All that being said, I agree with Samuel that this detailed information can wait until the process moves along as a privately held company is unlikely to provide it until they feel the candidate has potential with their company.

Nick Visco
Title: Chief Financial Officer
Company: SEAL Consulting
(Chief Financial Officer, SEAL Consulting) |

I fully agree with all of the answers I have seen on this topic, but will add one thought.. while it would be important to ask to see financials and etc., it may not be the best question at a first interview. Unless the stars align immediately upon meeting you, I would doubt that anyone is hiring a CFO on the basis of one interview. At the first interview I have always tried to get a broad sense of my fit with the culture, management style, industry positioning, business model, etc. Depending upon how I came to be introduced, I may already know their general size (revenue, employees, geographic coverage) so I might back-burner the financial specifics until I was satisfied that there weren't other deal breaker issues to consider.

Having said that, I would never move toward offer negotiation without understanding their financial situation, so at some point these questions need to be asked. If the first meeting presents a good opportunity - especially if they open the door at all - naturally you walk in. Lastly, I would mention that I happen to love a challenging environment, so just the fact that their balance sheet was weak or they were losing market share might not make me run, as long as I see where the potential lies and can envision being part of the future strategy to succeed.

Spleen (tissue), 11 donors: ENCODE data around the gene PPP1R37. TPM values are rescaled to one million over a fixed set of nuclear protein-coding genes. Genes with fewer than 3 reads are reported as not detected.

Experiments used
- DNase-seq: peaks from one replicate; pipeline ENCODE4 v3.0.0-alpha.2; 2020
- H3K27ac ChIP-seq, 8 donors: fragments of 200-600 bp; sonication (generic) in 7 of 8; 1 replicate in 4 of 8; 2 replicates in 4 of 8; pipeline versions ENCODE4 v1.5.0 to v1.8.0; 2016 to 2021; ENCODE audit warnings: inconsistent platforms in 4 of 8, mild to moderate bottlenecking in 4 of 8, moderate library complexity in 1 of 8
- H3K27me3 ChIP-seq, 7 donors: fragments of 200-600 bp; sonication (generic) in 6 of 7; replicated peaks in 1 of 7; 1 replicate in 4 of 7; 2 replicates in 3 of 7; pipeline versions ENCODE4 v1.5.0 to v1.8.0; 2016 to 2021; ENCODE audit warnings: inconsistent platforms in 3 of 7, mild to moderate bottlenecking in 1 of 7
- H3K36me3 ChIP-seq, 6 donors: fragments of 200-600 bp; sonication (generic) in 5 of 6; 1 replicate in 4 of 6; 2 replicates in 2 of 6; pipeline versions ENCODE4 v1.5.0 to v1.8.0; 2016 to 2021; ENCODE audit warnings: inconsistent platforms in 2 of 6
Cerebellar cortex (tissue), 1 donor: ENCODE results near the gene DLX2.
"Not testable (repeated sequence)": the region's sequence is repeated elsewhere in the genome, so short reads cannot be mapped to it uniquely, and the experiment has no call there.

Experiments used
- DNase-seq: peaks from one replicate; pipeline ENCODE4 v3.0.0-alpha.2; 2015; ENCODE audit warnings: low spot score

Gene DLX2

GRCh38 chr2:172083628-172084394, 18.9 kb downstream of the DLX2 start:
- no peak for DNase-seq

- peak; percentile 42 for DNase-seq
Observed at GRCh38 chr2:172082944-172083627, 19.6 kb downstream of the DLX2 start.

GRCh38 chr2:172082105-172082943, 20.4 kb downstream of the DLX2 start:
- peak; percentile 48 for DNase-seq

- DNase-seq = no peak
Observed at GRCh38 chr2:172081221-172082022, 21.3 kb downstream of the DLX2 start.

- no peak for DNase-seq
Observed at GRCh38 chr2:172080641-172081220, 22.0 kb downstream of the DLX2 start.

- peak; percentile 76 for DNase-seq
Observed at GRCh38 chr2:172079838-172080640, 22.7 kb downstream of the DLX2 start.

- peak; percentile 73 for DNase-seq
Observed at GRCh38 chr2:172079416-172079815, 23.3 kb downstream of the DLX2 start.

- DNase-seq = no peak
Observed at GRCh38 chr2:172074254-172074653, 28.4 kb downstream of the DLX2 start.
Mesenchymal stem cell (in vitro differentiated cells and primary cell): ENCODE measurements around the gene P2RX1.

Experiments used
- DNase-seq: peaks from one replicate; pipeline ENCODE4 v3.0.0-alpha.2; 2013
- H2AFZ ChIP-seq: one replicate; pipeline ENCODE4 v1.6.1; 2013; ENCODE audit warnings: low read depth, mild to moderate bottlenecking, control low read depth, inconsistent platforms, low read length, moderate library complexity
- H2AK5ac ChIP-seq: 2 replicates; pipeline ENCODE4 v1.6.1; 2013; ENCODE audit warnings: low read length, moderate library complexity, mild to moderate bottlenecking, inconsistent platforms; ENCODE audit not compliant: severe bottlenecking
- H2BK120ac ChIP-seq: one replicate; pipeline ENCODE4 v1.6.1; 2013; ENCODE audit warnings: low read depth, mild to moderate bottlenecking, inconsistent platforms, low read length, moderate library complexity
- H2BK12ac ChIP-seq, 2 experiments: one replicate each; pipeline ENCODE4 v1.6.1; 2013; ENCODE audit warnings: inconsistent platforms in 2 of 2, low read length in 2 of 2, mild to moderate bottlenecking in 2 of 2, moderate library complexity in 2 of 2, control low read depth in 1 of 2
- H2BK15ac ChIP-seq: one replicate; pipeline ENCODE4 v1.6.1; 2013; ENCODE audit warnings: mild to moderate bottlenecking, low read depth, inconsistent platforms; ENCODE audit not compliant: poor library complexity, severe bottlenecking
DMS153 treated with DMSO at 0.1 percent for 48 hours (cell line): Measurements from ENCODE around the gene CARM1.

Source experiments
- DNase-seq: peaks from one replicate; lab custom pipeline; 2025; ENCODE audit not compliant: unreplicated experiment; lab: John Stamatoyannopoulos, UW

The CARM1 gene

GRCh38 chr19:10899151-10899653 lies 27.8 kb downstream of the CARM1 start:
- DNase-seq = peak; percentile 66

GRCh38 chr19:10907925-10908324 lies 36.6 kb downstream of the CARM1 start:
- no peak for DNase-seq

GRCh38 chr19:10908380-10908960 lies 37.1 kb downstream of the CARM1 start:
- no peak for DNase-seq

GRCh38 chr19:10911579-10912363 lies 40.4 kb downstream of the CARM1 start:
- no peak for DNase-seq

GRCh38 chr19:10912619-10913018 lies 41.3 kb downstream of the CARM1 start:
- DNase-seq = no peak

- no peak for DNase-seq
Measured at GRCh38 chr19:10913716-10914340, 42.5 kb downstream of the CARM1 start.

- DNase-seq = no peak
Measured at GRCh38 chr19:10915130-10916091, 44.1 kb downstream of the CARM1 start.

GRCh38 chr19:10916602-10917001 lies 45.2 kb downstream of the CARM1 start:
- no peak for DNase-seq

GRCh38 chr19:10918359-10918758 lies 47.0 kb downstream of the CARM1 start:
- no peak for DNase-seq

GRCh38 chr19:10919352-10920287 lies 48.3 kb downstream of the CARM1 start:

Robert Ewalt
Title: Exam Development Manager
Company: Institute of Certified Management Accoun..
(Exam Development Manager, Institute of Certified Management Accountants) |

I agree with the other posters - it is appropriate to ask to see financials. Financial executives are hired for their expertise in this area.

Mark Matheny
Title: VP - FInancial Planning and Analysis
Company: Novolex (formerly Hilex Poly)
(VP - FInancial Planning and Analysis, Novolex (formerly Hilex Poly)) |

I would think it would be expected.

Sharon Desser
Title: Director of Finance
Company: sharondesser
(Director of Finance, sharondesser) |

It's definitely appropriate, just as if in a pre-revenue or start up company to ask for current financials on cash burn, cash balances, equity.

Albert Alvarez
Title: CFO
Company: Cigar City Brewing, LLC
(CFO, Cigar City Brewing, LLC) |

You can always offer to sign an NDA when asking. This might ease any worries on the company's end.